Titanium dioxide photocatalysis is based on the semiconducting nature of its anatase crystal type. Construction materials with titanium photocatalyst show performances of air purification, self-cleaning, water purification, antibacterial action. This book describes principles of titanium dioxide photocatalysis, its applications to cementitious and noncementitious materials, as well as an overview of standardization of testing methods.

  12. Chemical vapour deposition synthetic diamond: materials, technology and applications

    OpenAIRE

    Balmer, R. S.; Brandon, J R; Clewes, S L; Dhillon, H. K.; Dodson, J M; Friel, I.; Inglis, P. N.; Madgwick, T D; Markham, M. L.; Mollart, T P; Perkins, N.; Scarsbrook, G. A.; Twitchen, D. J.; Whitehead, A J; Wilman, J J

    2009-01-01

    Substantial developments have been achieved in the synthesis of chemical vapour deposition (CVD) diamond in recent years, providing engineers and designers with access to a large range of new diamond materials. CVD diamond has a number of outstanding material properties that can enable exceptional performance in applications as diverse as medical diagnostics, water treatment, radiation detection, high power electronics, consumer audio, magnetometry and novel lasers. Often the material is synt...

  13. A multi-material virtual prototyping system for biomedical applications

    OpenAIRE

    Choi, SH; Cheung, HH; Zhu, WK

    2009-01-01

    This paper describes a multi-material virtual prototyping (MMVP) system for modelling and digital fabrication of discrete and functionally graded multi-material objects for biomedical applications. The MMVP system consists of a DMMVP module, an FGMVP module, and a virtual reality (VR) simulation module. The DMMVP module is used for design and process planning of discrete multi-material (DMM) objects, while the FGMVP module is for functionally graded multimaterial (FGM) objects. The VR simulat...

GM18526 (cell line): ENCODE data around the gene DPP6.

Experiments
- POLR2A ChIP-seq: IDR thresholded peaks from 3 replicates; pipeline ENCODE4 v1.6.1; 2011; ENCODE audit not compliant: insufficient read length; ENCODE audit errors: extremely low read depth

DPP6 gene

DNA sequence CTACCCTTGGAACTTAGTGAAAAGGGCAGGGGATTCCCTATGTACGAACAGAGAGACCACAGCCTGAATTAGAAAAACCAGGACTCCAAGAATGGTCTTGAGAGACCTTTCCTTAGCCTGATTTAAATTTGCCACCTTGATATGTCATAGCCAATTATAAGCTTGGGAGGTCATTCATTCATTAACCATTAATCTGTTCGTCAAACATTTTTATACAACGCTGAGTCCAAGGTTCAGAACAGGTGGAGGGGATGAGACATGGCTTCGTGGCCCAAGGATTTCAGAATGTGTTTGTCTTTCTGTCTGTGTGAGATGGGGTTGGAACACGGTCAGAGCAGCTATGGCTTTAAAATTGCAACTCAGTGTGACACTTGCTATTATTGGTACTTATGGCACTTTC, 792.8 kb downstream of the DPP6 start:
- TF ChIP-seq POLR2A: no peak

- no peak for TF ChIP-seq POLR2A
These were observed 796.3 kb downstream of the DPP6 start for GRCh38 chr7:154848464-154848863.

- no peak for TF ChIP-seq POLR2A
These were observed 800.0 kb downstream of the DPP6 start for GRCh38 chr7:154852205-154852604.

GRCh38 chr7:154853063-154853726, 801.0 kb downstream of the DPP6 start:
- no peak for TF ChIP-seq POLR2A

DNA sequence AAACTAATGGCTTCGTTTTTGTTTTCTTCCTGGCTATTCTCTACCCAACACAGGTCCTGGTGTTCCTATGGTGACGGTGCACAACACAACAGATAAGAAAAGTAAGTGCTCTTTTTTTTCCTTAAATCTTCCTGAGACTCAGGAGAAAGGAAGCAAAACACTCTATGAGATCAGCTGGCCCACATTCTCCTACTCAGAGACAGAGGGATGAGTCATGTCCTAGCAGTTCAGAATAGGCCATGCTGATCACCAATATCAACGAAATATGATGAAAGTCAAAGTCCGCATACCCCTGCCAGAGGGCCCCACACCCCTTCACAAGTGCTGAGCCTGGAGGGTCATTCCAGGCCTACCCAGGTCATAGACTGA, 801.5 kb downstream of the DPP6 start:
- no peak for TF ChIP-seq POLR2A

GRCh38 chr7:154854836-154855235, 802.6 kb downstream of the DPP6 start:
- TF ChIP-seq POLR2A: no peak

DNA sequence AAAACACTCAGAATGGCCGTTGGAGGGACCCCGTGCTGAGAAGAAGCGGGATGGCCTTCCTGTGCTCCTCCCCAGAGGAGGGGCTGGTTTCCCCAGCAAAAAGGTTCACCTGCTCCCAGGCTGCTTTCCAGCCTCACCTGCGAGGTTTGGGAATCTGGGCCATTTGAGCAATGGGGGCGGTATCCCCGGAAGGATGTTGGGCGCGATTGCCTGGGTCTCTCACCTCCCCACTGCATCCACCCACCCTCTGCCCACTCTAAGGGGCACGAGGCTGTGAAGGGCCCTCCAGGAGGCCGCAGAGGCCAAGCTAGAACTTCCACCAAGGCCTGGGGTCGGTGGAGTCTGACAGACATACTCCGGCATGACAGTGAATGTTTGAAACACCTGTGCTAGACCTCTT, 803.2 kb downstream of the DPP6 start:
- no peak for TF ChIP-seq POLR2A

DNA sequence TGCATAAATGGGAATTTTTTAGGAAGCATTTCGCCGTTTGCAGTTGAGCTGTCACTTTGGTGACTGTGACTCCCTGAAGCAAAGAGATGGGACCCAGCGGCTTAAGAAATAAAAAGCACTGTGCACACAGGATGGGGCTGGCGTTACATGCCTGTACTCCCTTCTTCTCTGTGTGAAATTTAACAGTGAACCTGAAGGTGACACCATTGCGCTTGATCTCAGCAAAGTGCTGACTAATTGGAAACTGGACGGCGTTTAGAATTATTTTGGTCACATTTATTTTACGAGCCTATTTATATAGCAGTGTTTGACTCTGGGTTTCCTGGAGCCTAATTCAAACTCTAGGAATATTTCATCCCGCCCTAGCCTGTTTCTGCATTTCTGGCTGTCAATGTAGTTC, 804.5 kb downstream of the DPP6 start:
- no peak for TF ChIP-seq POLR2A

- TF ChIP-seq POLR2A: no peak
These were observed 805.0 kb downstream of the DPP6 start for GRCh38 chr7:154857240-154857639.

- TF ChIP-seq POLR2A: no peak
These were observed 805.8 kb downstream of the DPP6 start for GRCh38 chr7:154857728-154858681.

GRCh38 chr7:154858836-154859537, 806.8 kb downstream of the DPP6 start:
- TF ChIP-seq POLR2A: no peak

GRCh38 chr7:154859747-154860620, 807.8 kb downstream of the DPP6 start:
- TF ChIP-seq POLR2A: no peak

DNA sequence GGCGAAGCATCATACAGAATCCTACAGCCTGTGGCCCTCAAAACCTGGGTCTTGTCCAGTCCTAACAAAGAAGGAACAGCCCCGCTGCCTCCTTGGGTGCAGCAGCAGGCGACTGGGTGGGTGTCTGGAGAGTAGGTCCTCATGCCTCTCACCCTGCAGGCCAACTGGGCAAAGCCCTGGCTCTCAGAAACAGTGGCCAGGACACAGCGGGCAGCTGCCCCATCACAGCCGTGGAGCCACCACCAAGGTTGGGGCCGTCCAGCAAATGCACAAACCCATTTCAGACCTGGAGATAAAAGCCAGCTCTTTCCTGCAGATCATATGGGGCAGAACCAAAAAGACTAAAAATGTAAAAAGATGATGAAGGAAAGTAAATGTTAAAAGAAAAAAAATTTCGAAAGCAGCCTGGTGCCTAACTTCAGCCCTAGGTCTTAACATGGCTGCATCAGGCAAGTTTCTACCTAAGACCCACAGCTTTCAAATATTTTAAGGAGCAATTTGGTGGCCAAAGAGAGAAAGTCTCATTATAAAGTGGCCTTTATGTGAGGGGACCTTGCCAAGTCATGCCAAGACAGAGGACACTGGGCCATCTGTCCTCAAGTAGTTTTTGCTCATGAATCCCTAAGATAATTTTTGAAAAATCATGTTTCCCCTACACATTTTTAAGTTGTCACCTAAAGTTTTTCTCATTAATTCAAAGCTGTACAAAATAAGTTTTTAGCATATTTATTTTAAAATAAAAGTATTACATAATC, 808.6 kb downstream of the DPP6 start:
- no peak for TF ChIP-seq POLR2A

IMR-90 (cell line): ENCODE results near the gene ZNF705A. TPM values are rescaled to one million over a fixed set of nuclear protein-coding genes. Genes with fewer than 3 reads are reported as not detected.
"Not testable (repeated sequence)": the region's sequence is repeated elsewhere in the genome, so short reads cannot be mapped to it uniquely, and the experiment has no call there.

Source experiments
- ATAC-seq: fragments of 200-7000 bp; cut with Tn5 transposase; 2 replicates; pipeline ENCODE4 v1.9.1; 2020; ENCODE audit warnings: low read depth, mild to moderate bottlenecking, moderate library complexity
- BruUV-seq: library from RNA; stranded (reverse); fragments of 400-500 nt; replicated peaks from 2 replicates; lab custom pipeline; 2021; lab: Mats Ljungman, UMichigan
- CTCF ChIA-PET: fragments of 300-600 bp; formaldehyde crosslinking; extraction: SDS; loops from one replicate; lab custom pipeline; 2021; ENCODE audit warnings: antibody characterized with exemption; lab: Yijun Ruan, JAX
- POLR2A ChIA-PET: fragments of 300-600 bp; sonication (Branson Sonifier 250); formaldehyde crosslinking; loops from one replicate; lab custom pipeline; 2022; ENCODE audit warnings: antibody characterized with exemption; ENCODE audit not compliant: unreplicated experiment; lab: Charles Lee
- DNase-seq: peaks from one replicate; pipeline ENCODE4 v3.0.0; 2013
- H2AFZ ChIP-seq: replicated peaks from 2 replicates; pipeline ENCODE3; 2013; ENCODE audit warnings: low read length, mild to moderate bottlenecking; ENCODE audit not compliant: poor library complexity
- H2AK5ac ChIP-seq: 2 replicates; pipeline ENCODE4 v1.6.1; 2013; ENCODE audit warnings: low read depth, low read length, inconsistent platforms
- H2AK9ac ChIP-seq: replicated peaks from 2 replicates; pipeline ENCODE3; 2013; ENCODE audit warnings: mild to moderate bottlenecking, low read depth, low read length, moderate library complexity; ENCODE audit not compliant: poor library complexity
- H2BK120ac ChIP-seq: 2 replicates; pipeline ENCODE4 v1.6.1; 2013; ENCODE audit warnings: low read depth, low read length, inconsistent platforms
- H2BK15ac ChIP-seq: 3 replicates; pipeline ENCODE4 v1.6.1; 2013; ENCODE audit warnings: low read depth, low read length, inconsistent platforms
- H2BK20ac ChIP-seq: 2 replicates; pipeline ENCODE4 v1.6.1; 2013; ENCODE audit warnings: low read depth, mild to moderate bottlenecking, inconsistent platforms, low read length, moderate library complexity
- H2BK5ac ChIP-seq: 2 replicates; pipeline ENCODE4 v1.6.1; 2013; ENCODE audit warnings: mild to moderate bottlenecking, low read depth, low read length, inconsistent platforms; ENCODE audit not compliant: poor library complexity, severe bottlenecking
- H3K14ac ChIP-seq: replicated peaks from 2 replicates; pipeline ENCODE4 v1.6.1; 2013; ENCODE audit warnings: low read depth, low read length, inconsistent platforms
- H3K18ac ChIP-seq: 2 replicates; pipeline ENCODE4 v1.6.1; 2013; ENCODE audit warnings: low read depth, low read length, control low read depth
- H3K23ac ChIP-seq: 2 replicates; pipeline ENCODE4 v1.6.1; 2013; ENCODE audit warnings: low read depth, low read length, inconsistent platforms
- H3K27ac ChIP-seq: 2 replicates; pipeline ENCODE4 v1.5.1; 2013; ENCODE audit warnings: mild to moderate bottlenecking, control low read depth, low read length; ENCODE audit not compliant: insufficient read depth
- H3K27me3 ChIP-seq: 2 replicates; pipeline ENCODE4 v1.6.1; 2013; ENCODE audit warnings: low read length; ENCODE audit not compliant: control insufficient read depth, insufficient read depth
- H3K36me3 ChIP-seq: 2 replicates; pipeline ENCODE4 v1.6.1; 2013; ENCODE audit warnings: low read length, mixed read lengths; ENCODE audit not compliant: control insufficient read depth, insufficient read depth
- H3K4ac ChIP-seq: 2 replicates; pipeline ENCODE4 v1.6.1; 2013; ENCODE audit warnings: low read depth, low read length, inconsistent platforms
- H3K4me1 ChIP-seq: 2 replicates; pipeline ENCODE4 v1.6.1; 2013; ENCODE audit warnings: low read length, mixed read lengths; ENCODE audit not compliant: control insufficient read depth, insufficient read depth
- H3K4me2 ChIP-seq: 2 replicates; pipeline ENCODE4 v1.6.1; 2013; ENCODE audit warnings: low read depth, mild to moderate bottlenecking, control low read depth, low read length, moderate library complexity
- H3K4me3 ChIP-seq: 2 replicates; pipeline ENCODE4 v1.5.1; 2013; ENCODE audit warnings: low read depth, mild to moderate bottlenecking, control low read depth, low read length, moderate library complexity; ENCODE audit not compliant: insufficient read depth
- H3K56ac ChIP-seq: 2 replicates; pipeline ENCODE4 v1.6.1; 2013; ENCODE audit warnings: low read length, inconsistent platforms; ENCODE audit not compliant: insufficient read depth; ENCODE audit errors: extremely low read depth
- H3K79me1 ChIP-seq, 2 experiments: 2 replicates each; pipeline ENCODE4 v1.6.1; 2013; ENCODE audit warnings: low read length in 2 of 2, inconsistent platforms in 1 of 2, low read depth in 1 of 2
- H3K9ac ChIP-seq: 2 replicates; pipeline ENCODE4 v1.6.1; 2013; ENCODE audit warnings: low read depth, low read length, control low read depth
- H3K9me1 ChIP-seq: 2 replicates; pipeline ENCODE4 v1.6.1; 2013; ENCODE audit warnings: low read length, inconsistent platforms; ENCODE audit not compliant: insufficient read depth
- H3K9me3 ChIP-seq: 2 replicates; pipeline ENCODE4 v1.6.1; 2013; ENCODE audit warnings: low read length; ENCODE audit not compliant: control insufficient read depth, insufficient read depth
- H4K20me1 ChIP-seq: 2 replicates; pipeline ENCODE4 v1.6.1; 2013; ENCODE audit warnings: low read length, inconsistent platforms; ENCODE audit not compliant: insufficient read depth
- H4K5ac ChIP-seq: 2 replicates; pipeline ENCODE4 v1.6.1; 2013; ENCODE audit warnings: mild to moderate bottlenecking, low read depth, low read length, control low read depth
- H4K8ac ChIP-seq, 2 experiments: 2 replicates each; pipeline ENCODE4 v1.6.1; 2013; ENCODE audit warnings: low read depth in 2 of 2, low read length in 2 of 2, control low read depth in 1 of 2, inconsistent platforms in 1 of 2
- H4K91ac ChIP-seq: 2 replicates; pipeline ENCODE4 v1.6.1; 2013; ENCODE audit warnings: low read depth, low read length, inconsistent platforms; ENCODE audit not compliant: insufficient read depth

14. Porous materials for solar thermal and spin-off applications

    OpenAIRE

    Fend, Thomas; Brendelberger, Stefan; Rietbrock, Peter; Smirnova, Olena

    2009-01-01

    This presentation gives an overview on latest research activities in the field of hot gas flow through highly porous materials. The overall objective is to describe the thermal behaviour of these kinds of materials when applied as solar air receivers for solar tower technology. In this application, concentrated solar radiation heats up the material, which continuously transfers the energy to an air circuit. After that, the hot air feeds a steam turbine process. Since equivalent physical proc...

  15. Potential applications of nanostructured materials in nuclear waste management.

    Energy Technology Data Exchange (ETDEWEB)

    Braterman, Paul S. (The University of North Texas, Denton, TX); Phol, Phillip Isabio; Xu, Zhi-Ping (The University of North Texas, Denton, TX); Brinker, C. Jeffrey; Yang, Yi (University of New Mexico, Albuquerque, NM); Bryan, Charles R.; Yu, Kui; Xu, Huifang (University of New Mexico, Albuquerque, NM); Wang, Yifeng; Gao, Huizhen

    2003-09-01

    This report summarizes the results obtained from a Laboratory Directed Research & Development (LDRD) project entitled 'Investigation of Potential Applications of Self-Assembled Nanostructured Materials in Nuclear Waste Management'. The objectives of this project are to (1) provide a mechanistic understanding of the control of nanometer-scale structures on the ion sorption capability of materials and (2) develop appropriate engineering approaches to improving material properties based on such an understanding.

  16. Bar code application to nuclear material accountancy

    International Nuclear Information System (INIS)